Netflix’s ‘Formula 1: Drive to Survive’ offers entertaining, gripping insight on F1 racing

Katie Sasamoto-Kurisu, Reporter

“Formula 1: Drive to Survive” explores the journey of 10 teams over the course of 22 grand prix races delving into the intensely competitive nature of F1 motor racing. (Netflix)

Boisterous celebrations, aggressive drivers and lightning-fast cars are taking over the streaming world through the highest, top-tier competitive racing division in Europe.
Netflix’s “Formula 1: Drive to Survive” follows this sport, offering a commercial, intense and captivating view on the competitive nature of F1 racing.
The docuseries has just released a fourth season chronicling the 2021 season, ramping up viewers and support for the popular European motor sport. The first season came out in 2016, and since then interest for both the league and the docuseries has increased. This season consists of 10 episodes, each averaging around 40 minutes in length.
This year’s coverage navigates the sophisticated dynamics of 10 teams and 20 drivers over the course of 22 Grand Prix races. The relationships between new and old team members and long-standing historical implications of past performances are explored. In some ways, the organization of the series is predictable, but the fact that it follows real occurrences adds interest and legitimacy.
Each episode opens with a hook that previews the episode, and the show is never lacking in ways to snatch your attention and speed away with it. Insight is provided by F1 experts such as specialized team leaders, CEOs, drivers and everyone in between.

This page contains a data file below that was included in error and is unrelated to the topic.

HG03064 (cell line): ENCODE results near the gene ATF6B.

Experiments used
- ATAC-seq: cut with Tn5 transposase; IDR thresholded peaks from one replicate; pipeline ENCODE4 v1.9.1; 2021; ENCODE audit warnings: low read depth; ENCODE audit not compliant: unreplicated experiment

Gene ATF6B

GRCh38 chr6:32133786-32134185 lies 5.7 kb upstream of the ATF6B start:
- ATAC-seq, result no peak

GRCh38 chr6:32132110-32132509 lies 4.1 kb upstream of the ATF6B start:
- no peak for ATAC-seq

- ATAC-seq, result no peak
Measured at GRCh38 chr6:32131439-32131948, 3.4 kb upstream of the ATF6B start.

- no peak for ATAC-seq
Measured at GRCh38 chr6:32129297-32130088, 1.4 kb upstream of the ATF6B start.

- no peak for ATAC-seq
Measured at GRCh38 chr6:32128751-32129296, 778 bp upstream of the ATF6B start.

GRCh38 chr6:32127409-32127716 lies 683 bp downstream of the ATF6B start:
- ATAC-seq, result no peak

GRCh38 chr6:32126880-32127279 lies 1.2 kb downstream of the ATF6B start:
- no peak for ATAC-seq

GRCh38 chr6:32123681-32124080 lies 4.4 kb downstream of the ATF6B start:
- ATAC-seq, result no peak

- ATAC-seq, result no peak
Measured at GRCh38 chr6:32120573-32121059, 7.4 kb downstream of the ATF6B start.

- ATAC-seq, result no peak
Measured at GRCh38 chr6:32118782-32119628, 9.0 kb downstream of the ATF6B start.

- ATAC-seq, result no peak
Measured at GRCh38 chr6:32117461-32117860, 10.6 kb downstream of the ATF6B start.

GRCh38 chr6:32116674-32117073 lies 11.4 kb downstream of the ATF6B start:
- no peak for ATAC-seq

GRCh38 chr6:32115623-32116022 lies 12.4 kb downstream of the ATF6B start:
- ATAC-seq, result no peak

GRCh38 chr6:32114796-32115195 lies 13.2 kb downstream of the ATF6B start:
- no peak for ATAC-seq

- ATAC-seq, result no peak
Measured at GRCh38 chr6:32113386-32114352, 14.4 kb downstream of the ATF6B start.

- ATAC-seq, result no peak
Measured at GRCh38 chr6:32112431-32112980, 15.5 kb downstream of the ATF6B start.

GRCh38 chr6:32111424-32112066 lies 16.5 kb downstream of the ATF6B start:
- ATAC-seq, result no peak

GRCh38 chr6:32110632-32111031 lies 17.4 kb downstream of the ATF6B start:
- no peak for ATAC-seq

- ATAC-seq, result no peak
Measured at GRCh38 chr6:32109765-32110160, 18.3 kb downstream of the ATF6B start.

Formula One is the highest league of formula racing, above the still-exclusive leagues of F2 and F3, and is in itself a multibillion-dollar business who’s commercial effect is massive. The show delves into the concept that winning is as much about beating other drivers and competition on track as it is navigating the tricky politics that come with the sport.
The docuseries does a nice job juxtaposing firsthand experience with action, making the audience feel as though they are in the driver’s seat or in the pit box with the crew, which adds interest and deflects boredom. The viewer serves as a bridge between the driver and team through the constant radio communication that occurs throughout the race while also hearing the echo of the announcer’s narration.
The program provides a good balance of documentary insight and dynamic racing action throughout the duration of the season. Though the main concept is about speed, the show never fails to employ a tense buildup that keeps you waiting, guessing and rooting.
Interestingly, some of the drivers in the sport reflect with disdain and annoyance on the show. They believe it portrays fake rivalries between teams and drivers, rivalries that seem to exacerbate pre existing tensions. This commercial deceit forms the basis of conflict within the show, but after all, isn’t that the best part?
Whether you are team Mercedes or Ferrari, a general fan of motor racing or just a curious new observer, “Formula 1: Drive to Survive” is sure to appeal to your curiosity, enlighten you on the sport and maybe even get you hooked in the real lifestyle of F1. As Max Verstappen from team Red Bull stated in episode 10, “As a driver, I’m only there to win. That’s the only thing that counts.”